My willingness to use radar charts dates back to William Anderson’s (1971) discussion of descriptive-analytic research in physical education. He notes:

Their principal concern is to collect accurate descriptive records of events in actual classrooms and to analyze these records in a way that enables a better understanding of the events. (1971:2)

He adds:

The descriptive records of teaching which emerge are in many ways like the descriptive record of a basketball game contained in a basketball shooting chart. The shooting chart is a diagram of a basketball court on which is recorded the number of each player who took a shot, the place on the court from which the shot was taken, and whether the shot was made. The shooting chart is a record of a critical dimension of “real world events” (the game). A careful examination of the chart can lead to understandings and insights which were not possible during the game itself. In much the same way, descriptive records of teaching provide a picture of real world events (classroom interaction) which lead to a deeper understanding of the teaching process. (1971:3)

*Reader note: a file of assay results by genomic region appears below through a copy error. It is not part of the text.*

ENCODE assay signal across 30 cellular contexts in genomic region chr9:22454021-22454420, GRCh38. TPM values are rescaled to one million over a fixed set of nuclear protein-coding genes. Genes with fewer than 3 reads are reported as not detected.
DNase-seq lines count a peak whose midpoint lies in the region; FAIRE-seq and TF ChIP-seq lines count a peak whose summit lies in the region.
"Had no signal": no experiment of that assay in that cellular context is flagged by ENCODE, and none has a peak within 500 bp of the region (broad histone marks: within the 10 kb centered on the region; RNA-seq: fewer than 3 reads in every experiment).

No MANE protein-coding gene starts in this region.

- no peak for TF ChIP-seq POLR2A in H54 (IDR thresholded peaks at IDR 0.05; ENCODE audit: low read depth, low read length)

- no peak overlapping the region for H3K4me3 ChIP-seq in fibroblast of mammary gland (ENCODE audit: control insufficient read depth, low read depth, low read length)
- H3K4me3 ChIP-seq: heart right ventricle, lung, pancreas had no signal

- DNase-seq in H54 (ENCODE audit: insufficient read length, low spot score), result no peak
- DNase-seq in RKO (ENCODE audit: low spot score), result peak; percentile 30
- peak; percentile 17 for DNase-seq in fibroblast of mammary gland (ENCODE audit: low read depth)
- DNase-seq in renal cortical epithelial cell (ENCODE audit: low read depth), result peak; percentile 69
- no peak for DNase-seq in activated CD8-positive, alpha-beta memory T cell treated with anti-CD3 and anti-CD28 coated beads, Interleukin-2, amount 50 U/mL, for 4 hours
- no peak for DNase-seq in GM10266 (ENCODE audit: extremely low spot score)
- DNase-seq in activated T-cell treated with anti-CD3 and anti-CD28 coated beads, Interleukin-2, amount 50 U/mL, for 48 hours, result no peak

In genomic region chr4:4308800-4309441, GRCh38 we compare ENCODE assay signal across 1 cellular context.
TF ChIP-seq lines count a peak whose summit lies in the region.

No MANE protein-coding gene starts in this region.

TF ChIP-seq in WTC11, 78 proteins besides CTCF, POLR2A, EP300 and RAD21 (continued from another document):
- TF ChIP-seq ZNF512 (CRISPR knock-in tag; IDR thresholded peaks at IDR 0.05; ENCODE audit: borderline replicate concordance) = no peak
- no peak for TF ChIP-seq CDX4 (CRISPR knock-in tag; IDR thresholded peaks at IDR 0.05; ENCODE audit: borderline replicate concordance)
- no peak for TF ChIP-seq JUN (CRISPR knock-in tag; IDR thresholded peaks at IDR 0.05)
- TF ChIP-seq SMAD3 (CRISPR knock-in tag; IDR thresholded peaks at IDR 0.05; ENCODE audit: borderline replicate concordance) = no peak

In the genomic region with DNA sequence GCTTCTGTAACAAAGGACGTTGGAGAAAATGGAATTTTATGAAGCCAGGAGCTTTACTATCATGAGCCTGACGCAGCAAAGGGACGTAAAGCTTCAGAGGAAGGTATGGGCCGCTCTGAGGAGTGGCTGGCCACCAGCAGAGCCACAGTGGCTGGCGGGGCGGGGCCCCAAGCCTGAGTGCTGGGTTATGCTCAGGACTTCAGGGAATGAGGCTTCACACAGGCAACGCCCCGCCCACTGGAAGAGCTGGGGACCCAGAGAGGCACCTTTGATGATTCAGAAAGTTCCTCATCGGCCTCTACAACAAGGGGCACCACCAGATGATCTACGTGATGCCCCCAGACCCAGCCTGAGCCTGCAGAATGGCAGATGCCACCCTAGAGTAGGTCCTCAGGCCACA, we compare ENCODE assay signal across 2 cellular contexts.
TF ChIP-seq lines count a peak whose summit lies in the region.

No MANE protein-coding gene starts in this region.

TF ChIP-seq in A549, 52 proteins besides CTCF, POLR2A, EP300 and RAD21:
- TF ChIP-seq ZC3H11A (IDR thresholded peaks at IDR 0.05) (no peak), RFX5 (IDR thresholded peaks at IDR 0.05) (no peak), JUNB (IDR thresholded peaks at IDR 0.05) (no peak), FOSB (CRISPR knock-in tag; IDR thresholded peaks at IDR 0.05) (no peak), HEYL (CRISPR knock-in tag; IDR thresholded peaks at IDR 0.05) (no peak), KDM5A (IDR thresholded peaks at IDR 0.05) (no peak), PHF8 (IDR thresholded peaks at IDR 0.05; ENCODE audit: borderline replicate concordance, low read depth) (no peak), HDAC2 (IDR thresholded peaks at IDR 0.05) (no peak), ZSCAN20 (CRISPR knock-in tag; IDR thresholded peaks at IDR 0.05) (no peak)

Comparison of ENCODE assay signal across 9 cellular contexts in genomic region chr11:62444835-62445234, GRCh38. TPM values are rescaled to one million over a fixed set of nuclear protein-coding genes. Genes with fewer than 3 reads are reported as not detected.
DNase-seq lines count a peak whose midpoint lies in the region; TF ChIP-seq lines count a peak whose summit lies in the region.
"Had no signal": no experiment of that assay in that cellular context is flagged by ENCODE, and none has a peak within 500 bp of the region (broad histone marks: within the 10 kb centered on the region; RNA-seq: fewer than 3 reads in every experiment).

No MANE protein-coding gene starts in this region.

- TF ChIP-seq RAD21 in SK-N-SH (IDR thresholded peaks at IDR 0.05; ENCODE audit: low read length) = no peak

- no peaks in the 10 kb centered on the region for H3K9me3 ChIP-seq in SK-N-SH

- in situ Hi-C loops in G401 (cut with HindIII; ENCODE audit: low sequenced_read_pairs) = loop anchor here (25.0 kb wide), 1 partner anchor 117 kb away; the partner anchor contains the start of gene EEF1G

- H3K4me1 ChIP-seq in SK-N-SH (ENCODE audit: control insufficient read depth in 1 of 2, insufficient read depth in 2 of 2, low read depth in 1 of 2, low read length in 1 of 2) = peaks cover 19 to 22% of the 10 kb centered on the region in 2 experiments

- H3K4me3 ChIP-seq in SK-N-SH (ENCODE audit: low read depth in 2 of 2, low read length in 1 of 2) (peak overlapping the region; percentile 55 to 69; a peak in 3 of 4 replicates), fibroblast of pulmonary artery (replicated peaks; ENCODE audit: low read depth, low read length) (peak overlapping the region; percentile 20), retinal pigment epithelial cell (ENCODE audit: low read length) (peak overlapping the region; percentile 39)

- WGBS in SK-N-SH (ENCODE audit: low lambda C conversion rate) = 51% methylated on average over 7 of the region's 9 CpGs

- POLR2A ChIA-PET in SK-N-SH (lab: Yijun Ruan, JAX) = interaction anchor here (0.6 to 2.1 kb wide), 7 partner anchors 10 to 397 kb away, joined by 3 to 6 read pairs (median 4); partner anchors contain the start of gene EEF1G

Ted makes the point “As I designed them, radars exist to help you open the door with statistical novices, and from that perspective they have been wildly successful”.

This happened in conversations about pedagogy too in William Anderson’s work.

Like Ted, I am acutely aware of the flaws in radar charts. We have unprecedented expertise in sport now. The stories we can produce have immense visualisation resources to share performances. The key for me will be how we work with a variety of audiences in sport, and particularly in decision support for coaches, to achieve the level of engagement Ted reports: